Welcome to the Gateway Vizsla Club Breeder Referral Listing!

The purposes of this webpage:
• To educate prospective puppy buyers about the breed and about breeding
• To provide a service to our member Breeders so they might share the information about their kennel and their available litters
• To connect prospective buyers with reputable breeders from our Club

The Gateway Vizsla Club is providing the Member Breeder Listing as a public service. The individuals listed have volunteered to provide information about the breed and the names of breeders who have represented that they adhere to VCA’s Code of Ethics. The reference to any specific breeder does not constitute an endorsement or recommendation by the GVC. Any views expressed by the volunteers named on the Member Breeder Listing are their own, and do not necessarily reflects the views of the GVC. Moreover, the fact those individuals are included on the Member Breeder Listing here does not imply an endorsement by the GVC of them, their own breeding programs (if any), or any entity they represent.

Click here for the Gateway Vizsla Club        Member Breeder listing.

Are you sure you want a Vizsla?

Most people know only one thing about Vizslas – that they are a beautiful breed of dog. Their slick golden rust coat blends with their eyes, nose and nails. They require little grooming other than an occasional bath and regular nail trims. They are very clean in their habits and shed less than many other breeds This makes them the perfect house dog for the right person. However, the characteristics of the Vizslas go far beyond physical beauty and these are the things that make them a breed not suited to every home.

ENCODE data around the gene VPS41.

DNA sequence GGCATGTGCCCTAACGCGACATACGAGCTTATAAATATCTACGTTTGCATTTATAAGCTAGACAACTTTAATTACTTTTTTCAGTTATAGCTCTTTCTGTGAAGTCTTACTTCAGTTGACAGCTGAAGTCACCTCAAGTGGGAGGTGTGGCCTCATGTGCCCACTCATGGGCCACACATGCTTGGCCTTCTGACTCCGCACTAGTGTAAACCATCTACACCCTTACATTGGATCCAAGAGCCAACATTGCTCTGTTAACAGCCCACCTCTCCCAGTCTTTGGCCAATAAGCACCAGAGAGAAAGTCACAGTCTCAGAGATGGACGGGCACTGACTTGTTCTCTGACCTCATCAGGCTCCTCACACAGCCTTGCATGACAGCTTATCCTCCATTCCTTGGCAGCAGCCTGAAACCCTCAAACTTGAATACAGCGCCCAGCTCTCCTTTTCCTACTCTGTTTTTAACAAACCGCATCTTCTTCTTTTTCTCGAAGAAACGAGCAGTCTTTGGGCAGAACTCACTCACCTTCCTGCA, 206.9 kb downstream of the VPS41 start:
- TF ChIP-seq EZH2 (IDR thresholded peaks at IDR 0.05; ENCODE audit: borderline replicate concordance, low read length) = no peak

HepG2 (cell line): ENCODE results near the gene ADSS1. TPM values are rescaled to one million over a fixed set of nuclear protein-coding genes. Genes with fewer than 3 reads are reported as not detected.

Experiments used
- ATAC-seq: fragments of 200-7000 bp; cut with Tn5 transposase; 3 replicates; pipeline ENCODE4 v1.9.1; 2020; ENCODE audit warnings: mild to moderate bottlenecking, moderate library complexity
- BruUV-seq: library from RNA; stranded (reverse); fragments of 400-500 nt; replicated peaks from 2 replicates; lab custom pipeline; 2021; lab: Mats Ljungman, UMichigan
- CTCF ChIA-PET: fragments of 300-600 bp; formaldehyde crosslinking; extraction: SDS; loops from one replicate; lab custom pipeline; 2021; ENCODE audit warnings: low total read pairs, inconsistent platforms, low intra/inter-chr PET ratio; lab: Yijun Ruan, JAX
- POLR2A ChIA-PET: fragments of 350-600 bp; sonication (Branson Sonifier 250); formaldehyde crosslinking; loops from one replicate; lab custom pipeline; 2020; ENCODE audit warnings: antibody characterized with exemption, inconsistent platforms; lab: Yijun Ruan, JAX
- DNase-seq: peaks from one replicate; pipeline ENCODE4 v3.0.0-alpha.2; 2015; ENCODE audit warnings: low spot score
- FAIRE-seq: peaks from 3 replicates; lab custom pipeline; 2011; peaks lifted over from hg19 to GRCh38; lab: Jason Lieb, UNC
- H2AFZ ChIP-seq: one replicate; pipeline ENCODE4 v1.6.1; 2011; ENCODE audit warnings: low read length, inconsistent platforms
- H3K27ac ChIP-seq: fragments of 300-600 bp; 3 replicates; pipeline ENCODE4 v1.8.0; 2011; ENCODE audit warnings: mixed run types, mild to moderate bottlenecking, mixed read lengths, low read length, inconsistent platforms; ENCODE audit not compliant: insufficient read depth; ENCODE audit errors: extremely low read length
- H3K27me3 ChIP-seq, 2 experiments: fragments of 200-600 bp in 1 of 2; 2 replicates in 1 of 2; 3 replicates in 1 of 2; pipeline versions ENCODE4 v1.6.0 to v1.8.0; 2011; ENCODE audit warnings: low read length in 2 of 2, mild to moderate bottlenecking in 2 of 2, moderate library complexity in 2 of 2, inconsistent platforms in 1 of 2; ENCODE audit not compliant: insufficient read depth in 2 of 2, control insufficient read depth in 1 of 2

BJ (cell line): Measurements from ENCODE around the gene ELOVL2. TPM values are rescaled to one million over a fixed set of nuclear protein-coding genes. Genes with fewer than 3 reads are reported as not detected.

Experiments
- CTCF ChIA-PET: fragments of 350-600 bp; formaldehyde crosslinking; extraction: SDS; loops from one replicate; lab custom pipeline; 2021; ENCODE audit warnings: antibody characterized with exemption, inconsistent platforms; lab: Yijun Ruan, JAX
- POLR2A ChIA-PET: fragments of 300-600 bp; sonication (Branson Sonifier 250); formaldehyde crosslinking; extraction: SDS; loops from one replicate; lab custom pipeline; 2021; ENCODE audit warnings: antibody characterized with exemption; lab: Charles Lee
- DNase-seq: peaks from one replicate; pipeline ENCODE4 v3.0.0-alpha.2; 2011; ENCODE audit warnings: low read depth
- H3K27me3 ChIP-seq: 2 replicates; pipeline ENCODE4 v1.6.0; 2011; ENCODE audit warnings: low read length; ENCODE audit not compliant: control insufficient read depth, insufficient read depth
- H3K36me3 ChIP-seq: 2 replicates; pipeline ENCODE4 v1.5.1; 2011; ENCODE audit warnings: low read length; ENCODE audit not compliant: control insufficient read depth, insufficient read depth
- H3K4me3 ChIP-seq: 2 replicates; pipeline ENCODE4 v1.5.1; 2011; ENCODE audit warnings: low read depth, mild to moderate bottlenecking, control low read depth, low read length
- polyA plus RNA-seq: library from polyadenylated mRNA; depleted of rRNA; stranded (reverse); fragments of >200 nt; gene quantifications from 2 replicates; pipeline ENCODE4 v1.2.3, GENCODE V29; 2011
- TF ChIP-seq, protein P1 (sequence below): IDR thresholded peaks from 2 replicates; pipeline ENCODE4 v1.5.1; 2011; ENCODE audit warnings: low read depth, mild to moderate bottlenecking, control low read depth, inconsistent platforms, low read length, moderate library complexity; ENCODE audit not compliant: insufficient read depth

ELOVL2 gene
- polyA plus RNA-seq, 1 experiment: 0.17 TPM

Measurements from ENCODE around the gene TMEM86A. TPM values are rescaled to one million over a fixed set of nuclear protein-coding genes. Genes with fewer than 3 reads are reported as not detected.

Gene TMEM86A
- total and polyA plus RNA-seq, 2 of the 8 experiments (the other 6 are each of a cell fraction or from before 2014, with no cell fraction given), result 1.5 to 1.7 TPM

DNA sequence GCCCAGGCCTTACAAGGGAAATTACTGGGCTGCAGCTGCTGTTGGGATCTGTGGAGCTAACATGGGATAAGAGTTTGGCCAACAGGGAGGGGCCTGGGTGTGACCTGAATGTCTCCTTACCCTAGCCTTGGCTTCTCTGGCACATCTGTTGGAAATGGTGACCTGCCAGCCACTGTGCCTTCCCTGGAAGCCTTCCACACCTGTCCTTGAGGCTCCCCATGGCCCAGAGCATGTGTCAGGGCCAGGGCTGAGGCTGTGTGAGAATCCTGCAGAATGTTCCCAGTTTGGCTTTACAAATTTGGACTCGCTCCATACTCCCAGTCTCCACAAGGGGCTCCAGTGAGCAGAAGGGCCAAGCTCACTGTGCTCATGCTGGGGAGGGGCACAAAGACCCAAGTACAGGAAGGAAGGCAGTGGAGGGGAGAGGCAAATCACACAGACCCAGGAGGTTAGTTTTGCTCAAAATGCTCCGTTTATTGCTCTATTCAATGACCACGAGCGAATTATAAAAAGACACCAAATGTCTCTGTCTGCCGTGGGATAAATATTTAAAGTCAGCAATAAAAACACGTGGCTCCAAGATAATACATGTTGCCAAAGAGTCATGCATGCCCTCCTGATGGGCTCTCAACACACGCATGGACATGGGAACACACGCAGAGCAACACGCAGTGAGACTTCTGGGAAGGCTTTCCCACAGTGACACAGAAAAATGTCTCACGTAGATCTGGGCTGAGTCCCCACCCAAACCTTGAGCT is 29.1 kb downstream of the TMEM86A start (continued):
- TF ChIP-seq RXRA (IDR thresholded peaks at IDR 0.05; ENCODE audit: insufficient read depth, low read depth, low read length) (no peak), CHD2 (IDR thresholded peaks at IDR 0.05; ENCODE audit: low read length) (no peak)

Many think that a Vizsla is just a smaller version of a Labrador Retriever or Golden Retriever with less coat. This is not the case!

Vizslas have their good points and bad points

Good Points

  • Vizslas have a short, sleek coat that requires minimal grooming.
  • They are very good at alerting you to anybody coming to the door. However, they can be loud and rowdy and must be taught not to jump on guests or “mouth” them. Vizslas can be very vocal.
  • They are generally very good with considerate children and are naturally protective of them.
  • They are excellent jogging and walking companions. THIS BREED MUST HAVE A LOT OF EXERCISE – after all, they were bred to be hunt all day long!
  • They are very curious and want to be part of whatever you are doing. They should be indoors when you are home, as they very much want to be a part of the family. If not allowed to be part of the family, they can become very destructive and develop numerous neurotic habits.
  • Overall, they are a vigorous and long-lived dog. Average life span is about 12 years – 14 years.
  • They are very playful and will invent games to play with you. They do not lose their free spirit or love of life as they age.
  • They are very sensitive to your moods and want to be touching you when they lie down.
  • They love to go with you anytime, anyplace and anywhere.